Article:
Time really flies. I can remember back in 3rd grade or so trying to calculate how old I’d be in the year 2000 and thinking that I’d be sooo old (25/26, by the way). But now it’s freaking 12 years after Y2K and I still don’t feel all that old yet. But maybe part of the reason I still feel pretty young at heart is my passion for games and realizing the importance both of having fun and challenging my mind with them.
So, as I’ve done for the last 4 years, come with me as I look back at the previous year, review what and how much I’ve played, and then give some attention to some of the games that have really stood out for me.
It’s always debatable how “good” a year is for boardgaming, but I think that most would agree that 2011 was at least “above average”. If you’ve seen my Top 100 Games, you’ll see that a number of new games made their way onto it, and a couple even landed in my top 10. But I’ll get to that kind of specifics a little later on. For now, let’s talk about…
Lord of the Rings LCG
Letters from Whitechapel
After 2011 was all said and done, I got in a total of 401 plays of 131 different games last year. That’s down a little bit from 2010 (435 plays of 147 different games), but still pretty respectable. The biggest reason for the slight decline is probably that Gwen and I have had less time lately for our “couple time” gaming now that we have two fully armed and operational little girls running around the house.
Most of my plays are obviously as part of the Hypermind Boardgamers. Specifically, the Game of the Month! tends to drive a number of my plays, and I usually at least get in 3-4 plays in its spotlight month. Specifically, here are my plays for our 2011 GotM!‘s: 7 Wonders (Jan) – 4, Factory Fun (Feb) – 3, Fresco (Mar) – 4, Puerto Rico (Apr) – 10, London (May) – 0, Alien Frontiers (Jun) – 8, Lord of the Rings LCG (Jul) – 21, Lost Worlds (Aug) – 8, Troyes (Sep) – 3, Letters from Whitechapel (Oct) – 11, Homesteaders (Nov) – 3, Catacombs (Dec) – 6. Yes, that’s 0 plays of London. I’m not sure exactly sure how that happened, but mostly it has to do with the group playing it early on in the evening (before my 8pm arrival time).
Probably the biggest game absent from my Dime list is Pandemic. After leading my plays for the last 3 years (with 50, 27, and 32 plays in 2008-2010), it dropped to a measely 7 plays in 2011. Pandemic has always been a big game with Gwen and I, but it got a lot less play with us as well both because of our dwindling alone time and due to another new game that came on the scene with us, Carnival. Taking the second-most played spot on my list last year, Carnival continues to be a favorite for us. All but one play was with my playtest copy, but now that the real thing is released, I’m sure that it will be back on my most-played list in 2012.
Other “couple” games that Gwen and I played a lot in 2012 include 7 ate 9, Run Wild, Samurai, Ricochet Robots, and Tobago. My most-played children’s game with Samantha was still Go Away Monster!, but I also got in a number of plays of Candy Land Castle and Take the Cake as well.
Just for the sake of completeness, my entire list of nickels was: Shake ‘n Take (9), 7 Ate 9 (8), Alien Frontiers (8), Eminent Domain (8), Lost Worlds (8), Go Away Monster! (7), Pandemic (7), White Elephant (7), Zulus on the Ramparts! (7), Catacombs (6), Flash Point: Fire Rescue (6), No Thanks! (6), Run Wild (6), Samurai (6), Unpublished Prototype (all Acute Care I believe) (6), Animal Upon Animal: Balancing Bridge (5), Candy Land Castle (5), Chronicle (5), Elder Sign (5), Jenga (5), Ricochet Robots (5), The Speicherstadt (5), Timeline: Inventions (5), and Tobago (5).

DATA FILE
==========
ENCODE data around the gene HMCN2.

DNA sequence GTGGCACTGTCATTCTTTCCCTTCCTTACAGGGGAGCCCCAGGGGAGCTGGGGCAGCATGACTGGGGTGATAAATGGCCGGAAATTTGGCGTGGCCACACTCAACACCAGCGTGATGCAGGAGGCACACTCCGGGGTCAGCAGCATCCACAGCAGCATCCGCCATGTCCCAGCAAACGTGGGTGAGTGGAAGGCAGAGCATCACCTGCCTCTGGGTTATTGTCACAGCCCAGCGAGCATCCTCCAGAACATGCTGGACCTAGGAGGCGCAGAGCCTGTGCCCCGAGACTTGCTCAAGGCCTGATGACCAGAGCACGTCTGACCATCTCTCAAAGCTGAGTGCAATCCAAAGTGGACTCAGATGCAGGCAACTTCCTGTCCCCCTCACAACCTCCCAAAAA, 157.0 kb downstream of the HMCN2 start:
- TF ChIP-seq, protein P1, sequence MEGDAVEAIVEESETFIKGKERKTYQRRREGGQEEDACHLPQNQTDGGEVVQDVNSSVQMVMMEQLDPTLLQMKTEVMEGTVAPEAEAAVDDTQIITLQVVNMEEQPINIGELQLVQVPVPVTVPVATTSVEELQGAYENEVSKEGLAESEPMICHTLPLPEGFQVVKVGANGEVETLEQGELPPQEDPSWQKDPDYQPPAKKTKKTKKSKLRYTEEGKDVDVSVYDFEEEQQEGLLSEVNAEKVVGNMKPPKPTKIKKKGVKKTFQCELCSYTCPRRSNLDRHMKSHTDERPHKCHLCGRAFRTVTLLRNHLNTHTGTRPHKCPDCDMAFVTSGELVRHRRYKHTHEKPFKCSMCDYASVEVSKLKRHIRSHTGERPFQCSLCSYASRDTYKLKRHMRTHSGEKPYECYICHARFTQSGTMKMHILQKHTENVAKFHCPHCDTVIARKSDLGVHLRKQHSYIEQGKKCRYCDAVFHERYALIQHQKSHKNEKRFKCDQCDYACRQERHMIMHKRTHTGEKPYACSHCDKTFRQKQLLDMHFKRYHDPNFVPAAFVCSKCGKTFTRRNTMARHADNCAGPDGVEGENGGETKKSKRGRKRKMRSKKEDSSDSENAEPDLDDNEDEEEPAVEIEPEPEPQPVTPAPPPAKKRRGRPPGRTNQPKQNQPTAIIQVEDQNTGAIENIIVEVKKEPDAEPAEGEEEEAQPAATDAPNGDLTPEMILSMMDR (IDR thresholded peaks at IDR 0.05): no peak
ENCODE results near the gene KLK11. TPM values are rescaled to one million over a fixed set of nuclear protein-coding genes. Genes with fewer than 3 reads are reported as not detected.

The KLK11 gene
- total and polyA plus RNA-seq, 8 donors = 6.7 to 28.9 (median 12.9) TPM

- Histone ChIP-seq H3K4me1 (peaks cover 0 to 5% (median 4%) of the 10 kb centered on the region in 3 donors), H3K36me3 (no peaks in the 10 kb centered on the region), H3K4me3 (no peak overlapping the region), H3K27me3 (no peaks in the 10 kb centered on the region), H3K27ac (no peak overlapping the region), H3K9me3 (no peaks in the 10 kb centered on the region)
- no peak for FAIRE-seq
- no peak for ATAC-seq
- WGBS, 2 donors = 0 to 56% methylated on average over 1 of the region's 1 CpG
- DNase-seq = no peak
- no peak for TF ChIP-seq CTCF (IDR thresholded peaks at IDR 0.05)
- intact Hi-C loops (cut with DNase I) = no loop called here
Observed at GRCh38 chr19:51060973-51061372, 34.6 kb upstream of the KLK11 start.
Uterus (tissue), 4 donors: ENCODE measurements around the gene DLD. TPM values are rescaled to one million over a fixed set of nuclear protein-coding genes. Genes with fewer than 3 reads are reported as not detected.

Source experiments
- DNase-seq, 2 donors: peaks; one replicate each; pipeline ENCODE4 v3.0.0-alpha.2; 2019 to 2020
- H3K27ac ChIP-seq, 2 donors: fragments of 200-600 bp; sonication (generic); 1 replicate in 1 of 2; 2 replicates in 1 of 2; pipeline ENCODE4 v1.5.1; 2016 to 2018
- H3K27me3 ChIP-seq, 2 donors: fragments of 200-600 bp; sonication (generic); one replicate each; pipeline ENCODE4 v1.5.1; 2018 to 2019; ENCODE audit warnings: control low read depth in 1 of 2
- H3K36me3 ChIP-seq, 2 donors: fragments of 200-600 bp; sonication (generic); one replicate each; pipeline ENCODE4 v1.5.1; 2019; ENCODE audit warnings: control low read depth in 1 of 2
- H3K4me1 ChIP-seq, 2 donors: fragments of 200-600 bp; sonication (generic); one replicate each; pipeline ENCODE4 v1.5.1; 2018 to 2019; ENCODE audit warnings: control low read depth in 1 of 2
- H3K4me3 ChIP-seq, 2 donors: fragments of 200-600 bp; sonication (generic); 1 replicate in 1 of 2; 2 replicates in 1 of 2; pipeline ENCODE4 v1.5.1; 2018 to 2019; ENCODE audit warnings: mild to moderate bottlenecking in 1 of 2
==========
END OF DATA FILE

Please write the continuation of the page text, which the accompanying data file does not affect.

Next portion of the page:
Anf finally, I want to note that I played 59 “new” (to me, at least) games in 2011.
Before I get started with my favorite games from the past year, let me be clear about which games were eligible for consideration. This is intended to be a list of “new” games, basically that came out in 2011. However, I am totally unconcerned with the “official” release date of a game, particularly when that tied to a foreign-language release or even just wasn’t widely available in the United States at that time. So there definitely are some 2010 games listed below, and I will certainly reserve some games just released for next year’s list (like Belfort, Kingdom of Solomon, and a few others I just got for Christmas).
But enough of the disclaimer and on with the awards!
The Speicherstadt – I figured that I’d like The Speicherstadt (it’s designed by Stefan Feld, you know), but from my very first play, I was blown away by how deep and interesting it is for being such a simple game to learn and play. Its auction/bidding system is unlike anything I’ve ever seen before, and the decisions it provides regardless of how much money you have is really pretty astounding. I hold out hope that it will be Game of the Month! sometime in 2012 so that I can explore it even further.
Also considered: Elder Sign, Shake ‘n Take
Defenders of the Realm – I really wanted to like this game. In fact, I was so sure I would love it that I bought it and a copy of the Barbarian expansion sight unseen. And since some of the General minis were so ugly, I even dug through my collection of D&D Minis and replaced them with painted ones to make the experience even better. I mean, it’s cooperative, it’s freaking based on Pandemic, and it’s got a fantasy theme… what’s not to like?
Not even cool monsters could save this game…
Well, mostly, I don’t like it because it takes some elements from Pandemic, but then ruins them with unnecessary randomness while not bringing the coolest thing mechanic (the epidemic/reshuffle and put back on top of the deck thing) at all. I’m actually pretty cool with the whole “roll dice to eliminate minions” part of the game, which I thought was pretty reasonable. But the total random screwage of facing a General and rolling like crap despite having a ton of cards for them, which pretty much ruins your 90-120 minute game, by the way, is thoroughly annoying.